1. Yes, indeed that is a full schedule. And the modern world adds to the cluttered existence we live, as well. i was really disappointed in myself for not making my goal last year. And this year I am taking more advantage of audio books to make good use of time: like driving or exercising. Thanks for your comments!

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  10. Hi Meg, I’m curious what reading format do you like the most from the three forms? I like ebooks, but that’s just me. I hope you complete the challenge this year!

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  11. I am new to blogging but I just cannot leave reading for the world.
    It is actually like a religious ritual that I make sure I do everyday without fail and with full faith.Last year I was able to read 37 books.I wish to read more this year.
    Happy Reading!

    Liked by 1 person

    1. Wow, I’m not sure how to answer such a broad question… Let me direct you to the page on my blog called Diary of a New Writer. It’s a series I compiled about how I began writing after abandoning it as a young person. I hope that helps. And feel free to ask follow up questions. I am happy to help. 🙂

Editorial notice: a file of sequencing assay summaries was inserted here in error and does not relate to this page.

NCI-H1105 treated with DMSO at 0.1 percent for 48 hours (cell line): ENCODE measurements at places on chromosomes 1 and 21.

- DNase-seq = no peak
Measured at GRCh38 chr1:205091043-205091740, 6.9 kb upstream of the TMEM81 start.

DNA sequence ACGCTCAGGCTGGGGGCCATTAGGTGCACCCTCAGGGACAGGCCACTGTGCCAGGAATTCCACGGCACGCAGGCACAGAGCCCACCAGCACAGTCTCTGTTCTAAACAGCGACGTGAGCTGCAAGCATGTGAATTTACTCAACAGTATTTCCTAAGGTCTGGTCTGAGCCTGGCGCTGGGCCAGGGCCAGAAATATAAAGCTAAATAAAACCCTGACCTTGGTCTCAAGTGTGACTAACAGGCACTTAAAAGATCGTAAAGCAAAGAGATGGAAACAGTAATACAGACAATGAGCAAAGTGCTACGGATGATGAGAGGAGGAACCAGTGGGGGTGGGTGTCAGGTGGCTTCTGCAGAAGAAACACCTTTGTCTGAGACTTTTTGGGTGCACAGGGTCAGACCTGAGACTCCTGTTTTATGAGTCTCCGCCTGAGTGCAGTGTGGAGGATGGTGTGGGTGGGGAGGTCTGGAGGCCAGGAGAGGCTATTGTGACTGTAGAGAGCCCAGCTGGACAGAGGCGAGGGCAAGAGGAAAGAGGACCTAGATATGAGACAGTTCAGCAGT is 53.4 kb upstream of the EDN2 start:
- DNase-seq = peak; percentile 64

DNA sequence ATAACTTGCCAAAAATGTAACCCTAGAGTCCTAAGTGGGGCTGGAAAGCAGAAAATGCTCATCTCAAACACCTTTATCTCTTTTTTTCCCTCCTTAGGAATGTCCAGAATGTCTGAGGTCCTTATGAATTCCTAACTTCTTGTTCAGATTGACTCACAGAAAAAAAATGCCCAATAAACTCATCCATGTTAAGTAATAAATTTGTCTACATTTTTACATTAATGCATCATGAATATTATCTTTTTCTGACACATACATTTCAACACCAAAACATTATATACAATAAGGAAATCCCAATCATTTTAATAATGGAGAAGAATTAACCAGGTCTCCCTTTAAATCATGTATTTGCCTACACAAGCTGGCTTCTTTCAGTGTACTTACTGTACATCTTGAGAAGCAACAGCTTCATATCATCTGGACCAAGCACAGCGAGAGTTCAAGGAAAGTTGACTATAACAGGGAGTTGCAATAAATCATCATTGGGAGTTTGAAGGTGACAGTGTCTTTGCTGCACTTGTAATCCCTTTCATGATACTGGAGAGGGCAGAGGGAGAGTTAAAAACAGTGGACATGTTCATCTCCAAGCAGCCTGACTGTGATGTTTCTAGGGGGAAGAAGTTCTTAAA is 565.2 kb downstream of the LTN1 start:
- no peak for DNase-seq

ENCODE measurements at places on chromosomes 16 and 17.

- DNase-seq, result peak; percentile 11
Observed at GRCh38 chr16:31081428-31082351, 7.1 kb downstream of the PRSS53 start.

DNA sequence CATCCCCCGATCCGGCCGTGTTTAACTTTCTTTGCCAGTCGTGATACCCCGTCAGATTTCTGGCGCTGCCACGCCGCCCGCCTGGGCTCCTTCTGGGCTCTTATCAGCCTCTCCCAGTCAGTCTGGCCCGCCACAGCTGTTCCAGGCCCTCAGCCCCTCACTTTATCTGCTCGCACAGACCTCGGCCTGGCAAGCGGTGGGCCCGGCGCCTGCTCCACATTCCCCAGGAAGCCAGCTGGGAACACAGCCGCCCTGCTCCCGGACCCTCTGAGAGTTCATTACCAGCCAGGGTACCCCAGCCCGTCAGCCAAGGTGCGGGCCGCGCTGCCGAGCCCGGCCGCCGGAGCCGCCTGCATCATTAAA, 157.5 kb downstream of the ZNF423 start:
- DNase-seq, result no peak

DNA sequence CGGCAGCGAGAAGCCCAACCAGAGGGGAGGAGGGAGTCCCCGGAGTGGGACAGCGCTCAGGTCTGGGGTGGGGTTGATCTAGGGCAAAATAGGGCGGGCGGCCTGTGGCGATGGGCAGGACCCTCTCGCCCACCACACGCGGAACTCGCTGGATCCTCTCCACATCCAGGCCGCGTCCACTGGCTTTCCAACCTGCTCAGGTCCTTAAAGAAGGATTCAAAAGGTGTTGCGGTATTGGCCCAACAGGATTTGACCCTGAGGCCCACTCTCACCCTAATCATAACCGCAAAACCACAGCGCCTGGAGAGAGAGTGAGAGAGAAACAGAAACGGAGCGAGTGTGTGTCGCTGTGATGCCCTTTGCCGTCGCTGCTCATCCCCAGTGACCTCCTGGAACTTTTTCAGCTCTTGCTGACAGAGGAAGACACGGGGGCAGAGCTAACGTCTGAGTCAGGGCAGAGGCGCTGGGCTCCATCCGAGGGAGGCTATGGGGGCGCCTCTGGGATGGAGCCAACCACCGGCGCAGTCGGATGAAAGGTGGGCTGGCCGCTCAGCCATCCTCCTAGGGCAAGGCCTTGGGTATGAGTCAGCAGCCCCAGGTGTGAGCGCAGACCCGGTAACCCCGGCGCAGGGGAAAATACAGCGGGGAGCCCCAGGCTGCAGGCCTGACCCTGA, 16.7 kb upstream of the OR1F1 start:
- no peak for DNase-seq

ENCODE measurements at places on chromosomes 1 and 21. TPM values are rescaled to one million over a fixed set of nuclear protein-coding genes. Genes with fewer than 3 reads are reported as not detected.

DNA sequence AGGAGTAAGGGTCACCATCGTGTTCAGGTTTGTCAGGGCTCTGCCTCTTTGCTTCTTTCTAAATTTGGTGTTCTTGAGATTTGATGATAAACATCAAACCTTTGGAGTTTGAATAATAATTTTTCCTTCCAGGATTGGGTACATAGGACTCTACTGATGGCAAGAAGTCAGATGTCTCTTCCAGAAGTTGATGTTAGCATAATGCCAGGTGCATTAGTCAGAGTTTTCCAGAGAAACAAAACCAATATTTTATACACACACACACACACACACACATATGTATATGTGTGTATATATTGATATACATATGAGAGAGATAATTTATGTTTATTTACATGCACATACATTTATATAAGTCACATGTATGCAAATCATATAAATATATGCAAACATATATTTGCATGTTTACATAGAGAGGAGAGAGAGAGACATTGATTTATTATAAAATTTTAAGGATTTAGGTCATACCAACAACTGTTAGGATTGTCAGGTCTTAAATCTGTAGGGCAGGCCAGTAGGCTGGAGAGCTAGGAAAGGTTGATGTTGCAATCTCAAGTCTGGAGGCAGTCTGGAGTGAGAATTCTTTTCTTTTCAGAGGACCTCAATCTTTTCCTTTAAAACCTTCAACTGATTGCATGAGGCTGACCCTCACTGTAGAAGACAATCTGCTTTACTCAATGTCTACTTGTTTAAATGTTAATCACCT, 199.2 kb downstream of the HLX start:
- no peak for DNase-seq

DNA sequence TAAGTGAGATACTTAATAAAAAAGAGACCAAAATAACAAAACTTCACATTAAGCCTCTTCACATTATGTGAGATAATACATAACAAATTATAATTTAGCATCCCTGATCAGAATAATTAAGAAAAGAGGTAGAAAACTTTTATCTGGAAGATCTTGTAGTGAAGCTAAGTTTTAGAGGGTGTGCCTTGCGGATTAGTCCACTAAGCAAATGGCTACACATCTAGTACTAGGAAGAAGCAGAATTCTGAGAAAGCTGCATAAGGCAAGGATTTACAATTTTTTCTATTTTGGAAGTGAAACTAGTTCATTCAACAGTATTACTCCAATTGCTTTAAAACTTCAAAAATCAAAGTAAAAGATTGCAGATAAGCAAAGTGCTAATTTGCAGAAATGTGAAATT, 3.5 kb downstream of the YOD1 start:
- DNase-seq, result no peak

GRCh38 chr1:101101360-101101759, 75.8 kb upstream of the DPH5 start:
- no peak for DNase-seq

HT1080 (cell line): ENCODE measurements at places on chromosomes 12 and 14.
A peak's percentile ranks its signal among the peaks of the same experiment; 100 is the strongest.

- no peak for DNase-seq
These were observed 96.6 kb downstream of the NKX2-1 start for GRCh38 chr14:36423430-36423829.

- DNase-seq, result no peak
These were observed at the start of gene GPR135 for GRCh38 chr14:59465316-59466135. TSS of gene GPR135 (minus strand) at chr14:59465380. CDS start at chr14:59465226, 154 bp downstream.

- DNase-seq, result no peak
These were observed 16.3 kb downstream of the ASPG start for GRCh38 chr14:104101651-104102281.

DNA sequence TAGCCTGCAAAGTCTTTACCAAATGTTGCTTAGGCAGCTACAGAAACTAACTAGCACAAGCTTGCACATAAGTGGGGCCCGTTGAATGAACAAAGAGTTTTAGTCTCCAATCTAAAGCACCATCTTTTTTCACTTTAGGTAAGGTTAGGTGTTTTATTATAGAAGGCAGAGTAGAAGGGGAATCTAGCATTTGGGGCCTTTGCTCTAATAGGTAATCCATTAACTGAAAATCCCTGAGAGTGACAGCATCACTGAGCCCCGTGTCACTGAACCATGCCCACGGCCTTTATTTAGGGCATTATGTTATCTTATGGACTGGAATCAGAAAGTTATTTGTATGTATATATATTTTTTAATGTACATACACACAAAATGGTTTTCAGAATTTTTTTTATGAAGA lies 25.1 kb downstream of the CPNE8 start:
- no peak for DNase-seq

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  12. Stephen King’s “On Writing” is one of my bookshelf mainstays. It’s been awhile since I read anything adult-oriented; lately, I’m reading children’s books aloud 3-10x a day!

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  13. Love your comment about how reading is what made you become a writer. As a writer myself, I always go back to reading when I get tired or burnt out. It reminds me how much I love books and why I started.

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  14. I’ve never done the book reading challenge on Goodreads…yet. I know it’s late in the year, but I think I could still make it if I set a modest goal. Also, your blog is awesome! I’m new to blogging and trying to find my niche, so glad I found this one 😀

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  15. I’m a writer and I love to read, but I’m so picky about what I read, that I often just find myself going back to my old favorites again and again. I really should set myself a reading goals list of NEW things to explore! I have some books at home I could add, even. This was good advice, thanks!